Interestingly, we do this all of the time when purchasing software. We buy into things that provide us with room to grow. That works fine for an asset you will own, but when you are purchasing a cloud solution, it makes much less since. SaaS applications are like electricity – the light bulb is on and you’re going to pay for it whether you benefit from it or not. As such, you should make sure that you are purchasing based on a model that maps to your actual consumption. This Backblaze solution is a perfect example of purchasing the right solution at the right price for cloud backups.
Read More -> Backblazes Basic Cloud Storage is 25 Times Cheaper than Amazon S3.
I’m seeing an increasing number of “reviews” on Amazon that say something along the lines of this:
The books were delivered faster than expected and I look forward to doing more business with Amazon.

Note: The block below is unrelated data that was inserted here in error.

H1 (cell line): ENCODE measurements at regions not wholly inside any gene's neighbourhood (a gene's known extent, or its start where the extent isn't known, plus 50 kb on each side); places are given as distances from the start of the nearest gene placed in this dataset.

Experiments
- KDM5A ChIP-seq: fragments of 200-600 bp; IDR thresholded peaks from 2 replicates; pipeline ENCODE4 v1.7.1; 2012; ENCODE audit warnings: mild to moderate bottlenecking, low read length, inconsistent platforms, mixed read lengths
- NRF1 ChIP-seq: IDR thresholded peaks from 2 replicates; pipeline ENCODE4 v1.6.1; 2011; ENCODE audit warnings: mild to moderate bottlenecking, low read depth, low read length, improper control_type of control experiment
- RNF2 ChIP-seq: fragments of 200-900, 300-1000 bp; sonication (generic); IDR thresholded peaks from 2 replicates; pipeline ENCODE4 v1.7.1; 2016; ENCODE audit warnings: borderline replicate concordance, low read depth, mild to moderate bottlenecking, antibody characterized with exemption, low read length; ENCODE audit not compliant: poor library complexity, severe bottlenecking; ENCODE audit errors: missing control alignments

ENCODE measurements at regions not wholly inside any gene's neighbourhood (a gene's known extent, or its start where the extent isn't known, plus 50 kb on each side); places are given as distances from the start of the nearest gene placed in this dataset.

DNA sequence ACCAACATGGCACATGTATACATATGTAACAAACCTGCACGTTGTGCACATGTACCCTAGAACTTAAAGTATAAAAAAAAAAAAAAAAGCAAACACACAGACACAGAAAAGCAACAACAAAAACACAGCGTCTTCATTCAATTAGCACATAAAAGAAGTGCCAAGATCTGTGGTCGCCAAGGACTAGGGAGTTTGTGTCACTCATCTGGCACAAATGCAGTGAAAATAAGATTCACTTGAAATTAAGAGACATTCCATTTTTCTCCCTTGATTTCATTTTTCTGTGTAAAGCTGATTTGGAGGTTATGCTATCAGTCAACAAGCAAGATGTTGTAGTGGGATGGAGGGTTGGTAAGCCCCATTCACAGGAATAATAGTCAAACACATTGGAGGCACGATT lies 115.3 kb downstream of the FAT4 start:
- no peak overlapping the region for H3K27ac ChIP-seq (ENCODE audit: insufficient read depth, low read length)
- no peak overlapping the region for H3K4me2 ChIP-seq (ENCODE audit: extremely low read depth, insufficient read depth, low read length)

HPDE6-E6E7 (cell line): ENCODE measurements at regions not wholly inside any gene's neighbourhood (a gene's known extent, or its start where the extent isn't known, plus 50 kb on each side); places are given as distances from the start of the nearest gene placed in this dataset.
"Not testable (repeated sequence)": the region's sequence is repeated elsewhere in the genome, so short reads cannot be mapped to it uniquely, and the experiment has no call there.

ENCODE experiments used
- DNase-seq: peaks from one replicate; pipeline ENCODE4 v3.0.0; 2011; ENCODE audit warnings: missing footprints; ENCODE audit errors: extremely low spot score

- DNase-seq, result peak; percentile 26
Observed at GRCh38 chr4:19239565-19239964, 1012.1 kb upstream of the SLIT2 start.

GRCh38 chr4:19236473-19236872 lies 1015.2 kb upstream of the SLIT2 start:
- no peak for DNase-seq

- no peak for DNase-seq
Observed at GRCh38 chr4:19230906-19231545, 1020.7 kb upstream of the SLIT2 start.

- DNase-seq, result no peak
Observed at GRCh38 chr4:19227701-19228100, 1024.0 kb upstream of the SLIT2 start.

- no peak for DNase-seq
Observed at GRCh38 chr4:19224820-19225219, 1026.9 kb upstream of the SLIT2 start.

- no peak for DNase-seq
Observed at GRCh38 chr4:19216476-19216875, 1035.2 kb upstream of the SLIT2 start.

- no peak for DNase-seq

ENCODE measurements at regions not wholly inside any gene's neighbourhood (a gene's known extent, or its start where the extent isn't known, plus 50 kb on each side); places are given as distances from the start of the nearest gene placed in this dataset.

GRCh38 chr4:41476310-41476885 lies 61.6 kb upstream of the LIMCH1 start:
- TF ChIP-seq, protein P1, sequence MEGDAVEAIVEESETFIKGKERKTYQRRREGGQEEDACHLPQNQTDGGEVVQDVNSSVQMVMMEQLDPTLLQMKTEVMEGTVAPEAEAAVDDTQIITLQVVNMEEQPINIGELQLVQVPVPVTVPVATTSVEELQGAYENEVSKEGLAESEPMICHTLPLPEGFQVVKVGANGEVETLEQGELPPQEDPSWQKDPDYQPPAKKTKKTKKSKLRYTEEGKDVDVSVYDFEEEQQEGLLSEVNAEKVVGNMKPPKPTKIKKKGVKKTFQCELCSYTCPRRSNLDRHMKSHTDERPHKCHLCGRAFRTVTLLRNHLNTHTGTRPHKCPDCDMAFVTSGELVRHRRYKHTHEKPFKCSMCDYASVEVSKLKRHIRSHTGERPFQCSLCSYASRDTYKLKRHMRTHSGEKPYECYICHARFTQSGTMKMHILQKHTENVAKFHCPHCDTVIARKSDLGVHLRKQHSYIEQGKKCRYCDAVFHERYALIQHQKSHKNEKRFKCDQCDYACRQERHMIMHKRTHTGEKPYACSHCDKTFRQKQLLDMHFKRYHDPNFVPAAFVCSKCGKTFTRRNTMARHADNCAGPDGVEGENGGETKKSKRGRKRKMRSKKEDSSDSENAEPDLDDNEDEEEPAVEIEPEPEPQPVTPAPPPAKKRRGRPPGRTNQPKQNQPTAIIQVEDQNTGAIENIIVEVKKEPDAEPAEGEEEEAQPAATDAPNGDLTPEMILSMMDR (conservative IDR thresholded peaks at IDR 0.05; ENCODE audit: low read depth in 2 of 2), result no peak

I guess there is a culture gap somewhere so that when Amazon sends an email saying “Please review your purchase”, the purchaser thinks we care about how well Amazon delivered. That’s fine on eBay or some other merchant brokering site, but c’mon folks – we know how Amazon does. Give us a review of the book!
I have been upgrading the site, both the internals and the visual side. A re-branding is in progress, and I’m not sure where it will take me. For the moment, the following issues are KNOWN:
1. If you follow a link from outside (Google, etc.) that contains ‘/mike/’ in the URL, the page will break. This seems to be an issue with my hosting provider maintaining a reference to an old context root that no longer exists. Sorry for the techie jargon, but it is what it is. If you remove the /mike from the URL, it will work. FIXED